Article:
What’s Wrong with the WWE?

What’s Wrong with the WWE?

Declining ratings. Disgruntled talent. Disenchanted fans. The make-believe world of professional wrestling – um, sorry, “sports entertainment” – is struggling with a real-life quandary: The undisputed leader in the industry is going through the doldrums. Oh, Vince McMahon’s World Wrestling Entertainment (WWE) is doing fine financially. In fact, the publicly-traded company stands to make more revenue than ever in 2020 thanks to its TV deals with the USA Network (five years, $265 million) and FOX (five years, $205 million per year). Still, the company is on a downward trend in terms of viewers. Earlier this month, the WWE’s flagship show, Raw, sunk to an all-time low of 1.686 million viewers.

So what’s going wrong with the WWE?

We offer five possible answers.

PROBLEM NO. 1: COVID-19. Let’s start with the obvious. Whether you watch wrestling on TV or in person, it’s just not the same without a live audience. Since the coronavirus pandemic reared it’s ugly head, the WWE’s shows – Raw, Smackdown and NXT – have had to go without the benefit of any fans in attendance. The result has been a much more sterile and subdued presentation, which just doesn’t work for a show that thrives on audience reactions. Also, since the company isn’t forcing its wrestlers to perform during this pandemic, some stars haven’t been available over the past couple of months. Former WWE champion Roman Reigns, for example, has elected to stay at home with his newborn twins and isn’t expected back anytime soon. Intercontinental champion Sami Sayn has also decided to sit it out until the pandemic ends. (As a result, the company recently “stripped” him of the title and is holding a tournament to crown a new champion.) Like most businesses, the WWE has taken a punch to the gut with COVID-19. The question that needs to be asked: Will the viewers come back when things return to normal?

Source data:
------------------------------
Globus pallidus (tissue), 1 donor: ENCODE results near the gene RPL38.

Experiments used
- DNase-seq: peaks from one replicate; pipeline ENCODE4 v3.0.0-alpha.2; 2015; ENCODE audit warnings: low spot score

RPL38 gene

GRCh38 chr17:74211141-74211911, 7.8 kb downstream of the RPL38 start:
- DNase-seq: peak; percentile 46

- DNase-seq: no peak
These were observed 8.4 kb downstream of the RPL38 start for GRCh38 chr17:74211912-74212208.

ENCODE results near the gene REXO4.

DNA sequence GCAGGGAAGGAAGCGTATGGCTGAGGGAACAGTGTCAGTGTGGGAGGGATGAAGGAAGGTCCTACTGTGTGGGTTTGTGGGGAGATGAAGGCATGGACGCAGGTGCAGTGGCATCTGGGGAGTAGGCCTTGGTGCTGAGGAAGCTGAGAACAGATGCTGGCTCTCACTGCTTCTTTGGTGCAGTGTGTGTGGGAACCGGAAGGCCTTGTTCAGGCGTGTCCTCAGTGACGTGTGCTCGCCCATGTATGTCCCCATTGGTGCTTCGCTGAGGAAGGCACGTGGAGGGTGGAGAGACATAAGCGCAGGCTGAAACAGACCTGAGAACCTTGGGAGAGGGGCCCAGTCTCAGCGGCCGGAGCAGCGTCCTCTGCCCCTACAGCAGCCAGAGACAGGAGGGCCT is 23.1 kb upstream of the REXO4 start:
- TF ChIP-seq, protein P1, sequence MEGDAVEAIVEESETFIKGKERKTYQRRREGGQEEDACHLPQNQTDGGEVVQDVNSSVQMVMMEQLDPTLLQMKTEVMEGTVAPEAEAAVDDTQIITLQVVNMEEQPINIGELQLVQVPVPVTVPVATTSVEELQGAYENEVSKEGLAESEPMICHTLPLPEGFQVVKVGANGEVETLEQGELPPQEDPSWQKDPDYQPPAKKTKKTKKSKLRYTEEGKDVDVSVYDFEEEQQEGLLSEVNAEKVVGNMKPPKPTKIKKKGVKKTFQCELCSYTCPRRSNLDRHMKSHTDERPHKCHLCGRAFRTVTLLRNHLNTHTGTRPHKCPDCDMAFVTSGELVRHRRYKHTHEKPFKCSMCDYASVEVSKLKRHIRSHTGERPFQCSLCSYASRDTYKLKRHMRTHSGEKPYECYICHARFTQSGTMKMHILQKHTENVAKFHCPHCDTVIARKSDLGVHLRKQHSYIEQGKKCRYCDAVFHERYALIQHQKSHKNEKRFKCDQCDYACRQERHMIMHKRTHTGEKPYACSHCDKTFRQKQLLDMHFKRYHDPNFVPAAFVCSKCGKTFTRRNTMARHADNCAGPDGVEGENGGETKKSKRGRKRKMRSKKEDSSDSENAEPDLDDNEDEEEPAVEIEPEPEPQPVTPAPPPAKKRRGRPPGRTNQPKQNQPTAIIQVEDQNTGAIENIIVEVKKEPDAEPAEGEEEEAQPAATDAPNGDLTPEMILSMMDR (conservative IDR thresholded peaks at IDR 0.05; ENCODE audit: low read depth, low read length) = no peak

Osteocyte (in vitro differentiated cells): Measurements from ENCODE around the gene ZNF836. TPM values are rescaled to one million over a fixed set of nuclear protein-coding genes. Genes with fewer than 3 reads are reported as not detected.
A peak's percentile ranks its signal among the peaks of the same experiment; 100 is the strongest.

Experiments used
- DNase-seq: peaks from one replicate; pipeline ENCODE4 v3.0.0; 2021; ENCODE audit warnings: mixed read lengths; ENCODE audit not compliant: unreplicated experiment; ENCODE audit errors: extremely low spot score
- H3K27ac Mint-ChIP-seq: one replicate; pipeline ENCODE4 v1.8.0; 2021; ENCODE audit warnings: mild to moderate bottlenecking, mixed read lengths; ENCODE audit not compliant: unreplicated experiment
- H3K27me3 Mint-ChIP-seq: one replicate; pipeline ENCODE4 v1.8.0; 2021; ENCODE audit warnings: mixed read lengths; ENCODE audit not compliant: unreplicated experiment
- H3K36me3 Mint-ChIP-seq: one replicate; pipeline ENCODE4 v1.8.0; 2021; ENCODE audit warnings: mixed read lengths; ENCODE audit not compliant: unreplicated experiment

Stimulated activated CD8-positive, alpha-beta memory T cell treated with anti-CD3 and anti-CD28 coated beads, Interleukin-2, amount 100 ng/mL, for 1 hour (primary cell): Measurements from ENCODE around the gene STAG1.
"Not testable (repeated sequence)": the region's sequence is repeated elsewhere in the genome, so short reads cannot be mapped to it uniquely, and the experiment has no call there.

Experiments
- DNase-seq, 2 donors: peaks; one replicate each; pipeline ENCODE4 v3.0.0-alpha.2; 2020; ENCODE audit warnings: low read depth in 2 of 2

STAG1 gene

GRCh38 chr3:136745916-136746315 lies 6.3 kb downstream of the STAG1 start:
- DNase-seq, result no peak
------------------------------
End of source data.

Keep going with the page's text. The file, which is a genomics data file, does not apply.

Becky Lynch, perhaps the WWE’s most popular superstar, has taken a leave of absence to have her first child.

 

PROBLEM NO. 2: LACK OF NEW STARS. The WWE no longer has a megastar like “The Rock” or “Stone Cold” Steve Austin that is a proven ratings draw. The wrestler that perhaps comes closest is former UFC champion Brock Lesnar, and he’s only a part-time performer with the company. In addition, the extremely popular Becky Lynch recently announced that she is pregnant and will be taking a leave of absence. (Similarly, another big draw, former UFC champion Ronda Rousey, left the company last year to start a family.) There are a lot of talented men and women in the WWE, but no one has been able to grab the big brass ring as the “must-see” face of the company. Part of that is due to a more fickle fan base. “When fans s—t on the product, it’s hard for the newer talent to adapt,” says one prominent professional wrestler in Hawaii. “And when they can’t, the plug gets pulled. Nobody is pushed to the sky right out of the gate. You need to give new talent a chance to grow. By not allowing talent time to develop, the roster is not able to progress, and because no one is progressing, there are no big names. They can’t build bigger stars, bigger draws and bigger storylines.”

Wrestler Bray Wyatt has had his ups and downs in the WWE thanks to inconsistent story angles.